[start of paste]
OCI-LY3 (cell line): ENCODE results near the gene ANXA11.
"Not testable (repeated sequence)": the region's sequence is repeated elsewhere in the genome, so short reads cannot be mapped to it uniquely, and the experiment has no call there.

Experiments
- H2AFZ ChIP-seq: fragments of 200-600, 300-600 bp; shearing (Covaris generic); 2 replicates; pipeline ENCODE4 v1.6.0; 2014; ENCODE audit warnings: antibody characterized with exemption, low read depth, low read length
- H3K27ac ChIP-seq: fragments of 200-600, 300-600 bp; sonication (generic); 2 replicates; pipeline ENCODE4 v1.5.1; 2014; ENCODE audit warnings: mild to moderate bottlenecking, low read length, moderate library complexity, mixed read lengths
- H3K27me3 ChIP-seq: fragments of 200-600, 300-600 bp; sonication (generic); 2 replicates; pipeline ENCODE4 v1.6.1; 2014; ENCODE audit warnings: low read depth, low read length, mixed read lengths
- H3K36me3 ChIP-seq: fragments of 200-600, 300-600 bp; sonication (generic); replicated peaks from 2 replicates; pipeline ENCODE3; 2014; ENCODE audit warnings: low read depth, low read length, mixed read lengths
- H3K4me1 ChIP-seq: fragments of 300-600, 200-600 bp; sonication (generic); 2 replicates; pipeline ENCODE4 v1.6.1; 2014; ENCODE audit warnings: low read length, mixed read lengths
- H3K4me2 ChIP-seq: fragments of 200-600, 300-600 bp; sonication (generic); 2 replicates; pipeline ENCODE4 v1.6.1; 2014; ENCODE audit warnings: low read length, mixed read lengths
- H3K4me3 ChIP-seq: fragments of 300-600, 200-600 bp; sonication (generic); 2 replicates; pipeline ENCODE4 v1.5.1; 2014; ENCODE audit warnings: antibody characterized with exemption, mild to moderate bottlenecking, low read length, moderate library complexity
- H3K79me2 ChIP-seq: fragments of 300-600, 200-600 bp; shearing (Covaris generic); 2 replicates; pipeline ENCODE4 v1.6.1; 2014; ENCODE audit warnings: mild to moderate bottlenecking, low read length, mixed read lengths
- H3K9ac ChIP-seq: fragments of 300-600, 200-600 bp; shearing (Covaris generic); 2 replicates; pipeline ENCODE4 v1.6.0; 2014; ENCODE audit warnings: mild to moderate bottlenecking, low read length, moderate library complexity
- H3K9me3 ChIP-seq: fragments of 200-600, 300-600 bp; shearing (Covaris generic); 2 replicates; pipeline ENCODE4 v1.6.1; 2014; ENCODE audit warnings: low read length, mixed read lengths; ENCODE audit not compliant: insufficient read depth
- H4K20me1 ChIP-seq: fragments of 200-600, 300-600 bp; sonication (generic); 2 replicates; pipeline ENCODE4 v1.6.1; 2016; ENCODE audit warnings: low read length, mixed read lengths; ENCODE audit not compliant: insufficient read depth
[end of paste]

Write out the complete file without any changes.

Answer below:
OCI-LY3 (cell line): ENCODE results near the gene ANXA11.
"Not testable (repeated sequence)": the region's sequence is repeated elsewhere in the genome, so short reads cannot be mapped to it uniquely, and the experiment has no call there.

Experiments
- H2AFZ ChIP-seq: fragments of 200-600, 300-600 bp; shearing (Covaris generic); 2 replicates; pipeline ENCODE4 v1.6.0; 2014; ENCODE audit warnings: antibody characterized with exemption, low read depth, low read length
- H3K27ac ChIP-seq: fragments of 200-600, 300-600 bp; sonication (generic); 2 replicates; pipeline ENCODE4 v1.5.1; 2014; ENCODE audit warnings: mild to moderate bottlenecking, low read length, moderate library complexity, mixed read lengths
- H3K27me3 ChIP-seq: fragments of 200-600, 300-600 bp; sonication (generic); 2 replicates; pipeline ENCODE4 v1.6.1; 2014; ENCODE audit warnings: low read depth, low read length, mixed read lengths
- H3K36me3 ChIP-seq: fragments of 200-600, 300-600 bp; sonication (generic); replicated peaks from 2 replicates; pipeline ENCODE3; 2014; ENCODE audit warnings: low read depth, low read length, mixed read lengths
- H3K4me1 ChIP-seq: fragments of 300-600, 200-600 bp; sonication (generic); 2 replicates; pipeline ENCODE4 v1.6.1; 2014; ENCODE audit warnings: low read length, mixed read lengths
- H3K4me2 ChIP-seq: fragments of 200-600, 300-600 bp; sonication (generic); 2 replicates; pipeline ENCODE4 v1.6.1; 2014; ENCODE audit warnings: low read length, mixed read lengths
- H3K4me3 ChIP-seq: fragments of 300-600, 200-600 bp; sonication (generic); 2 replicates; pipeline ENCODE4 v1.5.1; 2014; ENCODE audit warnings: antibody characterized with exemption, mild to moderate bottlenecking, low read length, moderate library complexity
- H3K79me2 ChIP-seq: fragments of 300-600, 200-600 bp; shearing (Covaris generic); 2 replicates; pipeline ENCODE4 v1.6.1; 2014; ENCODE audit warnings: mild to moderate bottlenecking, low read length, mixed read lengths
- H3K9ac ChIP-seq: fragments of 300-600, 200-600 bp; shearing (Covaris generic); 2 replicates; pipeline ENCODE4 v1.6.0; 2014; ENCODE audit warnings: mild to moderate bottlenecking, low read length, moderate library complexity
- H3K9me3 ChIP-seq: fragments of 200-600, 300-600 bp; shearing (Covaris generic); 2 replicates; pipeline ENCODE4 v1.6.1; 2014; ENCODE audit warnings: low read length, mixed read lengths; ENCODE audit not compliant: insufficient read depth
- H4K20me1 ChIP-seq: fragments of 200-600, 300-600 bp; sonication (generic); 2 replicates; pipeline ENCODE4 v1.6.1; 2016; ENCODE audit warnings: low read length, mixed read lengths; ENCODE audit not compliant: insufficient read depth